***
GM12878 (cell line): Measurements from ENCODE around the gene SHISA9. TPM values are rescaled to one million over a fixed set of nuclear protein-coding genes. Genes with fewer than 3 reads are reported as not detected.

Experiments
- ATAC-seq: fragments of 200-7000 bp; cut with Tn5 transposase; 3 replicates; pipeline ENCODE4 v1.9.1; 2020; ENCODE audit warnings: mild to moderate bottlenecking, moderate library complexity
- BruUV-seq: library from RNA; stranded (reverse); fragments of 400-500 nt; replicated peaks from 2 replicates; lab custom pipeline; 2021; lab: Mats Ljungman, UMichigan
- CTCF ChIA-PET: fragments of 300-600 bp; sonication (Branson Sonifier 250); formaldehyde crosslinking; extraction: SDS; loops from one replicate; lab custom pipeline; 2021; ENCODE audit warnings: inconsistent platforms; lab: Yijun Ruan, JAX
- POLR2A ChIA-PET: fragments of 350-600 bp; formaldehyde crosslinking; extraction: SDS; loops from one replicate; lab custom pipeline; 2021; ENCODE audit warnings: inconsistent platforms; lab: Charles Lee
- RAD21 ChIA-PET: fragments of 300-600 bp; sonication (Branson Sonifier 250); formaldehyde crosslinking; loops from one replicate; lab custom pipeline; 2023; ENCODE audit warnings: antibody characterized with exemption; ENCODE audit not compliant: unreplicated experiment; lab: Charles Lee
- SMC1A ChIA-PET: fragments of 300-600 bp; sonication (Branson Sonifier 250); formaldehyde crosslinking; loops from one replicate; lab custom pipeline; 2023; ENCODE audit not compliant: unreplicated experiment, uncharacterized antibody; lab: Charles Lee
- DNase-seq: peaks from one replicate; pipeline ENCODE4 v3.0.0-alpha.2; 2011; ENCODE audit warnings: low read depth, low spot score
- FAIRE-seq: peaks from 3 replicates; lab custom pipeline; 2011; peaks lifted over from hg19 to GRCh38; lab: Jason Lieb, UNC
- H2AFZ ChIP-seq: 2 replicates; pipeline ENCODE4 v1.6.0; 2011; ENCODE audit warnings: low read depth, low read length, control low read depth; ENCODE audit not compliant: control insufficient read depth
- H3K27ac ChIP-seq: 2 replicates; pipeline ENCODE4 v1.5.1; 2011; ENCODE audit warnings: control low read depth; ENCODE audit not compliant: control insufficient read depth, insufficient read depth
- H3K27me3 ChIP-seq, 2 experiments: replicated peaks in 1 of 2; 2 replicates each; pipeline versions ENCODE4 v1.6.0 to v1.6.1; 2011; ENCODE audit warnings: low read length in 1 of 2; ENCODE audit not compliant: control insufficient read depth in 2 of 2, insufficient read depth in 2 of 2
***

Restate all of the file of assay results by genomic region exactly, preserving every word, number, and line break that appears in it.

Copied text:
GM12878 (cell line): Measurements from ENCODE around the gene SHISA9. TPM values are rescaled to one million over a fixed set of nuclear protein-coding genes. Genes with fewer than 3 reads are reported as not detected.

Experiments
- ATAC-seq: fragments of 200-7000 bp; cut with Tn5 transposase; 3 replicates; pipeline ENCODE4 v1.9.1; 2020; ENCODE audit warnings: mild to moderate bottlenecking, moderate library complexity
- BruUV-seq: library from RNA; stranded (reverse); fragments of 400-500 nt; replicated peaks from 2 replicates; lab custom pipeline; 2021; lab: Mats Ljungman, UMichigan
- CTCF ChIA-PET: fragments of 300-600 bp; sonication (Branson Sonifier 250); formaldehyde crosslinking; extraction: SDS; loops from one replicate; lab custom pipeline; 2021; ENCODE audit warnings: inconsistent platforms; lab: Yijun Ruan, JAX
- POLR2A ChIA-PET: fragments of 350-600 bp; formaldehyde crosslinking; extraction: SDS; loops from one replicate; lab custom pipeline; 2021; ENCODE audit warnings: inconsistent platforms; lab: Charles Lee
- RAD21 ChIA-PET: fragments of 300-600 bp; sonication (Branson Sonifier 250); formaldehyde crosslinking; loops from one replicate; lab custom pipeline; 2023; ENCODE audit warnings: antibody characterized with exemption; ENCODE audit not compliant: unreplicated experiment; lab: Charles Lee
- SMC1A ChIA-PET: fragments of 300-600 bp; sonication (Branson Sonifier 250); formaldehyde crosslinking; loops from one replicate; lab custom pipeline; 2023; ENCODE audit not compliant: unreplicated experiment, uncharacterized antibody; lab: Charles Lee
- DNase-seq: peaks from one replicate; pipeline ENCODE4 v3.0.0-alpha.2; 2011; ENCODE audit warnings: low read depth, low spot score
- FAIRE-seq: peaks from 3 replicates; lab custom pipeline; 2011; peaks lifted over from hg19 to GRCh38; lab: Jason Lieb, UNC
- H2AFZ ChIP-seq: 2 replicates; pipeline ENCODE4 v1.6.0; 2011; ENCODE audit warnings: low read depth, low read length, control low read depth; ENCODE audit not compliant: control insufficient read depth
- H3K27ac ChIP-seq: 2 replicates; pipeline ENCODE4 v1.5.1; 2011; ENCODE audit warnings: control low read depth; ENCODE audit not compliant: control insufficient read depth, insufficient read depth
- H3K27me3 ChIP-seq, 2 experiments: replicated peaks in 1 of 2; 2 replicates each; pipeline versions ENCODE4 v1.6.0 to v1.6.1; 2011; ENCODE audit warnings: low read length in 1 of 2; ENCODE audit not compliant: control insufficient read depth in 2 of 2, insufficient read depth in 2 of 2